DETROIT -- A good thing -- no, a great thing -- came to Jack White fans who waited on Wednesday night, July 30.
After setting a high mark with his barn-burner of a show on Monday, July 28, at the Fox Theatre, the Detroit native topped himself at the Masonic Temple Auditorium. After environs he dubbed "too comfortable" at the Fox, he clearly felt more comfortable with the Masonic's open floor and general admission seating -- and with a sold-out crowd packed in and clearly ready for a big night at the site of many White Stripes' triumphs during the past.
At two hours and 15 minutes, White and his nimble five-piece band actually played a few minutes less than they did at the Fox but tore through a nearly three-dozen song set that was markedly different and loaded with surprises -- not the least of which was the appearance of White's Dead Weather bandmates Alison Mosshart and Royal Oak resident Dean Fertita for a stomp through that group's "I Cut Like a Buffalo." An encore rendition of the Dead Weather's "Blue Blood Blues," meanwhile, was part of a catalog trolling that saw White dig particularly deep into the White Stripes' canon for obscurities such as "Screwdriver," "Apple Blossom," "Sugar Never Tasted So Good," "I Fought Pirhanas."
White, who threw out the first pitch at the Detroit Tigers game on Tuesday night, July 29, got the show going on a White Stripes note, too, with a breakneck medley of "Fell in Love With a Girl," "Astro" and "The Big Three Killed My Baby," while he ended the main set by extending "Ball and Biscuit" with bits of the Muddy Waters staple "Got My Mojo Working" and Led Zeppelin's "The Lemon Song." He also played his version Hank Williams' "You Know That I Know" from the 2011 "The Lost Notebooks of Hank Williams" project and laced Beck's "Devil's Haircut" onto the end of "Sixteen Saltines," one of eight tracks White played from a generous dip into his latest album, "Lazaretto."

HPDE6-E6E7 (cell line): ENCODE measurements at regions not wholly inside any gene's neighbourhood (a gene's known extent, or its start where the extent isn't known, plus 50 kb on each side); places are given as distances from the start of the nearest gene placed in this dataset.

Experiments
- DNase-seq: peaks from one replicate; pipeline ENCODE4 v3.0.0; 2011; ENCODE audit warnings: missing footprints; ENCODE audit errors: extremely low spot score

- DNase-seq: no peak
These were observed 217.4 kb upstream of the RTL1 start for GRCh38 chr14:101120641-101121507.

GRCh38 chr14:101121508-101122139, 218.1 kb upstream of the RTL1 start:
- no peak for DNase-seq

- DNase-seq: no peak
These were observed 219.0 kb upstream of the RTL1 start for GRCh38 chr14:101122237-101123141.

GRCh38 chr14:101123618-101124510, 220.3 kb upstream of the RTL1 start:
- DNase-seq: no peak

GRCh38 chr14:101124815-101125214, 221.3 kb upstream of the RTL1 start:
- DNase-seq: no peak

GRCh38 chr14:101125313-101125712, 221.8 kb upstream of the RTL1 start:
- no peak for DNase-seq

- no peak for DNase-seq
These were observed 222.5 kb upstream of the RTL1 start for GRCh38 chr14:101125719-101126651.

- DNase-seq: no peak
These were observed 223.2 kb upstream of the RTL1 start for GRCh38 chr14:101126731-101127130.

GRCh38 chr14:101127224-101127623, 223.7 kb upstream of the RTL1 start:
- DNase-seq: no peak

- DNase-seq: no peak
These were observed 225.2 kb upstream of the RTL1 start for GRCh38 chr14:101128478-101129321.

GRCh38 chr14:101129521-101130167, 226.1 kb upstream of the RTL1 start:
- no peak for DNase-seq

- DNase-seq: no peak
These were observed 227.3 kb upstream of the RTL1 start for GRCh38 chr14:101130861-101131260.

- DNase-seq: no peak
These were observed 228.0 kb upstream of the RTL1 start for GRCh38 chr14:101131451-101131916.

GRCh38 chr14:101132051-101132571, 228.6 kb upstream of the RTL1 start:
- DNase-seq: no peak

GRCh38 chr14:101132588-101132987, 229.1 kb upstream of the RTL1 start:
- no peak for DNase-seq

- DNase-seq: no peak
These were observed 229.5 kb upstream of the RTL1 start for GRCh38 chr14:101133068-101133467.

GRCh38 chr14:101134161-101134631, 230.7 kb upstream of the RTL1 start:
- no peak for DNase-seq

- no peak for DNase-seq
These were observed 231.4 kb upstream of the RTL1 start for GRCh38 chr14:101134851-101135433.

With his children dancing side stage and in plain view of the audience, White and company offered up plenty of favorites as well, both from the White Stripes ("Hotel Yorba," "Icky Thump," "The Hardest Button to Button," "My Doorbell" and the closing "Seven Nation Army") as well as solo singles such as "Love Interruption" and "Lazaretto's" title track, along with the Raconteur's "Steady, As She Goes."
At points of the show there was a sense White could go all night; he even changed outfits completely between the main set and the encore, as if that was indeed his plan. The Masonic crowd certainly wouldn't have minded, that, but all good, or great, things do come to an end, and as he pulled off his guitar White exulted "Now THAT'S the Detroit I know!"
And it was certainly the White that Detroit fans have come to know, and love, as fiercely passionate and unapologetically unpredictable -- and happy to show off a little in one of his favorite home town spots.
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